Applied IT (Year 11)
The Purpose of an Operating System (OS)
The operating system coordinates the operation of the computer’s hardware (including memory, processors, storage, peripherals, ports, connectors) and its included software. In other words, it serves as a vital link between hardware and software.
Functions of an Operating System
1. User Interface
Provides an “environment” within which users can interact with their computer. In modern computers, this is commonly in the form of a graphical user interface, with windows, icons, menus, and a pointer (WIMP), rather than a text-based UI which uses written commands. Therefore, an OS is responsible for building a communication bridge that allows users to enter and receive information to and from their device.
2. Managing System Resources
Controls the allocation & deallocation of hardware resources, such as the processor (CPU), memory (RAM), storage, network connections, and input/output devices, to ensure each program has sufficient resources to run efficiently, especially when multiple applications or processes are being executed at the same time.
For example, with the limited amount of RAM available on computers, the OS needs to determine the appropriate amount for a task, allocate it, and then deallocate it once it has ended or been terminated in order to free up space for something else. A similar process applies with the processing unit.
The OS is also in control of all the devices connected to the computer. In the case of a printer, for example, it will send through the information to be printed and create a buffer management to handle multiple requests for printing.
3. Managing Security & Access Rights
Protects user data against unauthorised access by implementing various security mechanisms. This includes access control by requiring login identification credentials (e.g. username, password, touch/face ID) to access the requested resource, network security using firewalls and encryption, and malware protection through antivirus software.
4. Running Applications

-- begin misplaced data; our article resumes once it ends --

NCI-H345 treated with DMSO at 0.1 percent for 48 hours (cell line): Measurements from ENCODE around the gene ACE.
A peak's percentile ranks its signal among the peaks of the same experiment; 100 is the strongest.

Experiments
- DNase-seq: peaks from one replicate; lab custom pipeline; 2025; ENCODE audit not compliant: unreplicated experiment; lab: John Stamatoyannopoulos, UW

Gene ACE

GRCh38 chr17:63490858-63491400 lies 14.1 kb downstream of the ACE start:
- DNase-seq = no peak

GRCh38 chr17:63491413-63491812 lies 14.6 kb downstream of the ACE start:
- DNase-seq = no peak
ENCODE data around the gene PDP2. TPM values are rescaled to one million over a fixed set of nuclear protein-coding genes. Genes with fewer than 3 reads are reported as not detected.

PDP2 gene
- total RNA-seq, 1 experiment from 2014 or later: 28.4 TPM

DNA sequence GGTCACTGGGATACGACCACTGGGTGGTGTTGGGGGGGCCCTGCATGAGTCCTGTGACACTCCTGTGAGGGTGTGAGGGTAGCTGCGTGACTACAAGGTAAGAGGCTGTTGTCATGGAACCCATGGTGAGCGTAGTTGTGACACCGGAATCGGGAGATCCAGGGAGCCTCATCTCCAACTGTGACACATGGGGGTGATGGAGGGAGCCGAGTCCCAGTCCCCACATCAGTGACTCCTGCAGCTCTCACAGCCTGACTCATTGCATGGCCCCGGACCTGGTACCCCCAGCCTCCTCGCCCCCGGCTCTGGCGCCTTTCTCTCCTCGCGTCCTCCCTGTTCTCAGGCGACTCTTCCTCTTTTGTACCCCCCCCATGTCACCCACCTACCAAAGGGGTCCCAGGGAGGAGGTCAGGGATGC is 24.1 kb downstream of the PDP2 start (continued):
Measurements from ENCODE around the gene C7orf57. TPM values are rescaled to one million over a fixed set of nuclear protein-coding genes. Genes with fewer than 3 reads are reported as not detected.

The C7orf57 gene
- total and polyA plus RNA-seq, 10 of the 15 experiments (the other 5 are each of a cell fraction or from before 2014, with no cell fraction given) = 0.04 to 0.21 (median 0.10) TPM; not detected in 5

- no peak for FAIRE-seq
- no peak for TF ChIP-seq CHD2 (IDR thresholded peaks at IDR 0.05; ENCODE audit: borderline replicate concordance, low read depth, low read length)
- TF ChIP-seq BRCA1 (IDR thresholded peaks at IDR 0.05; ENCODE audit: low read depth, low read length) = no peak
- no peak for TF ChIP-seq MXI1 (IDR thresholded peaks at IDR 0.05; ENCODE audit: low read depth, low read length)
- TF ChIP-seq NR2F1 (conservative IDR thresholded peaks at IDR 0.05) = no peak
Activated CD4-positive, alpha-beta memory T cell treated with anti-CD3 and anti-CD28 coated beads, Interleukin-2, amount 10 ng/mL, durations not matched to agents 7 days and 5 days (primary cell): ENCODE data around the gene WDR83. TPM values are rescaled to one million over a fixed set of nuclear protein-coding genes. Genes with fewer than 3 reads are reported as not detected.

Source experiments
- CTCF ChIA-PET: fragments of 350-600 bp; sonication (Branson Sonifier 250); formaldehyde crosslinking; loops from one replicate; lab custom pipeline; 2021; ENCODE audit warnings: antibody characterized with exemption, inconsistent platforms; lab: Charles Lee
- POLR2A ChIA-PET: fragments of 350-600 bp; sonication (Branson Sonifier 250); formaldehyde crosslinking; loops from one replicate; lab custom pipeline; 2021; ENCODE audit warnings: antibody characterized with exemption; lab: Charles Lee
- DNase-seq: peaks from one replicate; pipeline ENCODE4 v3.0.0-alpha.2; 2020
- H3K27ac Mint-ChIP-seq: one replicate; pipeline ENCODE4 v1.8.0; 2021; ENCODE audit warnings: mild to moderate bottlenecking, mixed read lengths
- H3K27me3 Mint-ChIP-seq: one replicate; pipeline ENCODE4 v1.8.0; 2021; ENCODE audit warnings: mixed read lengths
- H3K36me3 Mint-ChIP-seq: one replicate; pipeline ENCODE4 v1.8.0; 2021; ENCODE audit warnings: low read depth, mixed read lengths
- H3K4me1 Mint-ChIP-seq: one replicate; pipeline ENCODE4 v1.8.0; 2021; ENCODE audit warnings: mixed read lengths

Provides a platform, or a standard interface, to run a variety of applications. By removing the need for applications to directly interact with the hardware, programmers will only need to write the code for a specific OS, instead of a specific hardware in each different model of computer. Hence, an OS is essential for the flexibility and interoperability of a particular application.
Here are some handy descriptors you can use to explain OS: coordinator or manager (of operations, resources and security); environment or platform (for applications); and intermediary, link, bridge or translator (between user and computer, software and hardware).
Types of Operating System
By far the most used operating system in the world, Windows is a proprietary OS developed by Microsoft that is known for its user-friendly interface and wide software compatibility that offers users access to most programs. However, Windows has and continues to be frequently criticised for its susceptibility to malware and viruses which can be partly accounted for by its large user base.
Apple’s Unix-based OS similarly boasts a user-friendly platform but one that is equipped with a higher standard of security due to Mac OS’s more rigorous security measures and closed architecture. This means Apple has more control over the security standard of software developed for the platform, evident by the App Store.
However, while the limited compatibility of Mac OS can be a security perk by reducing the risk of cross-platform attacks and malware, it restricts access to the number of software and becomes a huge disadvantage for users requiring any Windows-specific applications.
Offers a similar experience as the Mac OS, but for Apple’s mobile devices (e.g. iPhone, iPad, iPod). The highly exclusive Apple ecosystem created by the Mac OS and iOS (and watchOS) offers seamless interconnectivity between all its devices (e.g. AirDrop, Find My) but at the expense of restricted compatibility.
The main alternative mobile operating system to iOS developed by Google. It is an open-source operating system that affords a high level of customisability (e.g. third-party custom launchers), but which subsequently makes it vulnerable to security threats.
An open-source OS that allows users to freely modify and distribute the source code. This is perfect for IT professionals who need to tailor the OS to meet their specific needs.
Linux is also known for being extremely secure due to its integration of user permission, built-in firewalls and a large online community of active developers/maintainers who constantly monitor and improve the OS. Additionally, the size of its user base is very small (especially when compared to that of Windows), allowing it to benefit from “security through obscurity”.
The customisability and security features make it a popular choice for servers and supercomputers. However, it is not particularly user-friendly due to the steep learning curve, limited support, and minimal software compatibility.
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